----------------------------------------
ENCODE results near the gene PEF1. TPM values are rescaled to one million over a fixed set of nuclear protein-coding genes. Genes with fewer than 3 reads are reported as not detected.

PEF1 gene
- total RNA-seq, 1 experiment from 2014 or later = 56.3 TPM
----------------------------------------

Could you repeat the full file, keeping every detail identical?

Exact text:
ENCODE results near the gene PEF1. TPM values are rescaled to one million over a fixed set of nuclear protein-coding genes. Genes with fewer than 3 reads are reported as not detected.

PEF1 gene
- total RNA-seq, 1 experiment from 2014 or later = 56.3 TPM